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After thanking God that he led me down the self-publishing path for my Christian suspense novels, I had to chuckle. If I read a novel where a woman refuses to fight with her husband, that's probably not going to encourage me to be more respectful to him. It's more likely to tempt me to throw the book against the wall, or at least roll my eyes at the goody two-shoes wife who can't find it in her heart to be so unsubmissive as to argue with the Head of the Home.
And then I started thinking even more. What if a well-meaning editor got her hands on the Bible and took out all the cases of women acting unbecomingly to keep the rest of us sinners from walking down the same path?
Well, first of all, Rachel and Leah would have been best friends, in spite of the fact that they were both married to the same man who only loved one of them. They would have remembered that God is a God of love and harmony, and that in and of itself would have given them good cause to get along just great and share their husband with perfect equality. Because otherwise women today might read about Rachel and Leah's petty fights and find themselves tempted to be jealous of their own sisters in Christ, and we know what a mess would come from that.
We also don't want to teach women readers that prostitution is an appropriate lifestyle choice. We better make Tamar a shepherdess like the rest of those matriarchs, and we should change Rahab to something a lot more acceptable. Maybe a fabric dyer? And we wouldn't want to mention the fact that Samson spent the night with a harlot, so we better change his all-night consort. Maybe he was with a midwife? Midwives would have been up at all hours. Maybe she needed a strong hand one night and asked the strong Israelite to help her.
What else? We all know that we Christian housewives need all the help we can get when it comes to submitting to our husbands. So we better change Abigail's actions, so that instead of saving her entire household from King David's wrath in direct disobedience to her husband, she should have just taken her death like a mouse instead of serving the future king of Israel.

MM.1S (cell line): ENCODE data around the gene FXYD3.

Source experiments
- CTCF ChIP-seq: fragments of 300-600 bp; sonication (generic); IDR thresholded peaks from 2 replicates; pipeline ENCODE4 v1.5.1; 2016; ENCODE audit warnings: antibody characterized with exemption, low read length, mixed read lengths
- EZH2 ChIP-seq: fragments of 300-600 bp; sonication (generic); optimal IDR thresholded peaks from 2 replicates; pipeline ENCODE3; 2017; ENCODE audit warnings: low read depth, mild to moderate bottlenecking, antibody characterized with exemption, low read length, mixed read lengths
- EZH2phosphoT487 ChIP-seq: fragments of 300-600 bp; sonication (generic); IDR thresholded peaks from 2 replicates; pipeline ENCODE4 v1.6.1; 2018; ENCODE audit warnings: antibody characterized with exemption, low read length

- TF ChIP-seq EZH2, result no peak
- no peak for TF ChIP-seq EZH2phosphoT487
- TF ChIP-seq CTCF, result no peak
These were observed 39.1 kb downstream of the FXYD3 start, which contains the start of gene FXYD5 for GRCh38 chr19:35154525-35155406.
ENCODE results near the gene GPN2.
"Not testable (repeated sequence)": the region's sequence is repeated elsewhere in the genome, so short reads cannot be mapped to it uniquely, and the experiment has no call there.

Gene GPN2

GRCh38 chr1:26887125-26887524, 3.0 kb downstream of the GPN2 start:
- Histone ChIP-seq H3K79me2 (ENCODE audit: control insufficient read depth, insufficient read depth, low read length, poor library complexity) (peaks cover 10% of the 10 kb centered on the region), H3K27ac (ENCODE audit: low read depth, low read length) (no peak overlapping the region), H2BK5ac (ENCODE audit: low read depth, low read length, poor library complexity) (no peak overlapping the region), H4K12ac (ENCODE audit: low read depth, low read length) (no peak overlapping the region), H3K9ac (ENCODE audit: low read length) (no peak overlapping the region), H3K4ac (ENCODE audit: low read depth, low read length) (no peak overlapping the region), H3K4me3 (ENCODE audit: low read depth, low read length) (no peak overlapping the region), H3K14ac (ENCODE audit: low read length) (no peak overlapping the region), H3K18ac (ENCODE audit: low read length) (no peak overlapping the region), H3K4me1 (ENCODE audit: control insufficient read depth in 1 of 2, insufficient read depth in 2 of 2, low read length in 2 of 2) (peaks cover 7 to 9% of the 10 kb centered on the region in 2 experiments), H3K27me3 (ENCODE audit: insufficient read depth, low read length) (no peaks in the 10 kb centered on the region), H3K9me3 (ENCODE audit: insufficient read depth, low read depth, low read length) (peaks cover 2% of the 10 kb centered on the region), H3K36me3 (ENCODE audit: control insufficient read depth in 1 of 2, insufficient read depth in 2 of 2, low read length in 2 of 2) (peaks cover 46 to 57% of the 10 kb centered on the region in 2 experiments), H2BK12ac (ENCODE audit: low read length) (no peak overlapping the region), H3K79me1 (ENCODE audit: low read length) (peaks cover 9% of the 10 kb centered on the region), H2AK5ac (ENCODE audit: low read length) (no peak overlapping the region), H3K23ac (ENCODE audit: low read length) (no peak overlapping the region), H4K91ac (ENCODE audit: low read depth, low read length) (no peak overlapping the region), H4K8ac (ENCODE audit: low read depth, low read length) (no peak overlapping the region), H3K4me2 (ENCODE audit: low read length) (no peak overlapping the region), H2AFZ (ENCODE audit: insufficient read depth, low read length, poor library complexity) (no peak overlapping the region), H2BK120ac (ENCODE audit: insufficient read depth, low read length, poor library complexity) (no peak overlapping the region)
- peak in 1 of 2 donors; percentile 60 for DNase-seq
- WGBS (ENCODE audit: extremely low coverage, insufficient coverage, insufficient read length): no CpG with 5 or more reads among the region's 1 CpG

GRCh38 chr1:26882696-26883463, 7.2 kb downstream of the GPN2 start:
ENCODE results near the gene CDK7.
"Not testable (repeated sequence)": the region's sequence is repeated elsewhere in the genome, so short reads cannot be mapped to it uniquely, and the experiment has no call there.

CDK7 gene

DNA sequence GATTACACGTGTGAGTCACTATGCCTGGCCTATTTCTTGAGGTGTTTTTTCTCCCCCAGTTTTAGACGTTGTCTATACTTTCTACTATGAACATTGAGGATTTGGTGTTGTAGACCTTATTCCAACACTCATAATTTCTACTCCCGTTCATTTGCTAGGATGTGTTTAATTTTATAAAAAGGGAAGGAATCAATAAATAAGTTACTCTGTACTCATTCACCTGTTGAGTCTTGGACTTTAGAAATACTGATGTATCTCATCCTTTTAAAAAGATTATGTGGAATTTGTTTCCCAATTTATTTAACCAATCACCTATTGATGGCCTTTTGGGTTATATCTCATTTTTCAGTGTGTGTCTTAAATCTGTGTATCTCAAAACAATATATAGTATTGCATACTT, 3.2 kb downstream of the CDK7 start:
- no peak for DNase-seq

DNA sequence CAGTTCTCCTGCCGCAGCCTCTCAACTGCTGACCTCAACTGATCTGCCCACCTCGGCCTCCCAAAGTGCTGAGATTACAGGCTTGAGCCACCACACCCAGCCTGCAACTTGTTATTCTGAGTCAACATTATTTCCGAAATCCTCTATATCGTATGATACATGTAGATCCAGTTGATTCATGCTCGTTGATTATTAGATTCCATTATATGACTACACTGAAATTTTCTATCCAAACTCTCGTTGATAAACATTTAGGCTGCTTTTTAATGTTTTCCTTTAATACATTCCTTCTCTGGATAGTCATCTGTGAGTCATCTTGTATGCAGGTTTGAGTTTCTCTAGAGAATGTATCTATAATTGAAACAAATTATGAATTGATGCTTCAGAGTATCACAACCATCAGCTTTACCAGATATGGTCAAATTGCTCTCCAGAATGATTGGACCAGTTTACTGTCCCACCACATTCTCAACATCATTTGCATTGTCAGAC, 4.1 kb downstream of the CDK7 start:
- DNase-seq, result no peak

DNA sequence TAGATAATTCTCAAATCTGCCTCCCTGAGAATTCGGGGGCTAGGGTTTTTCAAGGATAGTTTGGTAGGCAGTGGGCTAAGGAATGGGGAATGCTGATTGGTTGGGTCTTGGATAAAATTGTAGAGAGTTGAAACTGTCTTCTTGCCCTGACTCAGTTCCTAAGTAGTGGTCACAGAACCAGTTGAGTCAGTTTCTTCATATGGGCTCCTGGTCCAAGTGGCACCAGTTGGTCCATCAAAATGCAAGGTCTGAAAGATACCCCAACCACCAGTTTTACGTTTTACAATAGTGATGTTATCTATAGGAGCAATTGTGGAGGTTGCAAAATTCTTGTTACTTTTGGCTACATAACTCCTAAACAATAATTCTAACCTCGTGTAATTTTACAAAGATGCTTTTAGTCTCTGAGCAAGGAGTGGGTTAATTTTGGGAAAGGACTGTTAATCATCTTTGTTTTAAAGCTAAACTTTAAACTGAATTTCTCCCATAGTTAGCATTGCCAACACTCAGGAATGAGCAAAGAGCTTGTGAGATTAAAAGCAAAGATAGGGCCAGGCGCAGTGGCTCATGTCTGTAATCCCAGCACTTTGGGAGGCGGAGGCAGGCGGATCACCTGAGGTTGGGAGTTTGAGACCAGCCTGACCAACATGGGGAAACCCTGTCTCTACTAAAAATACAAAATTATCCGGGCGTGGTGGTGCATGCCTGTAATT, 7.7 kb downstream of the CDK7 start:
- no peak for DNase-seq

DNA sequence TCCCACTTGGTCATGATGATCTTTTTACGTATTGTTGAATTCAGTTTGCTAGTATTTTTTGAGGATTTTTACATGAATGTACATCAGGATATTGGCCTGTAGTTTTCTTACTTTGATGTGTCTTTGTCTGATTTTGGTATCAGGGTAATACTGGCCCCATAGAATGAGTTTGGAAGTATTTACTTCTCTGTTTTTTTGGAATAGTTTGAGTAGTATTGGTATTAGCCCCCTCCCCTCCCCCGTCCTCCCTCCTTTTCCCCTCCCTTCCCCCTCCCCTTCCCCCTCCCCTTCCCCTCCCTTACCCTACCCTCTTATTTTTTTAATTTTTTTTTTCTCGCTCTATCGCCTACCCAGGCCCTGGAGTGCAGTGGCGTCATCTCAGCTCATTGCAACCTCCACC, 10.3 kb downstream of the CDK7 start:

Oh, and what about Ruth? I mean, Ruth is pretty perfect when you put her on the scale of feminine righteousness. But then there's that whole scene where she spends the night at the feet of an inebriated, single, hunky, potential husband-elect. Now, we know that Ruth's purity was never questioned. But what kind of message would Ruth's brazen behavior give to poor impressionable teen girls? That they can spend the night cuddling with their love interest as long as nothing "improper" occurs? Nope, we'll have to cut that scene completely. Same thing with the ancient King David and his little snuggle bunny Abishag.
With all the different kinds of Bibles in print today, I wouldn't be too surprised if an edited version like this could finds its way onto the bookshelves. Which only leaves me to wonder... who would really want to read it?
Blog Love: Not only is it part of my regular humor column for Christian Home Magazine, it's also part of Regi McClain's new Music and Mirth Monday linkup!
Random Fact: I was named after Anna, the character in Luke who blessed baby Jesus when she saw him in the temple.
Book Fun: Check out my friend Pauline's blog, where she's giving away 4 Christian ebooks, including The Beloved Daughter!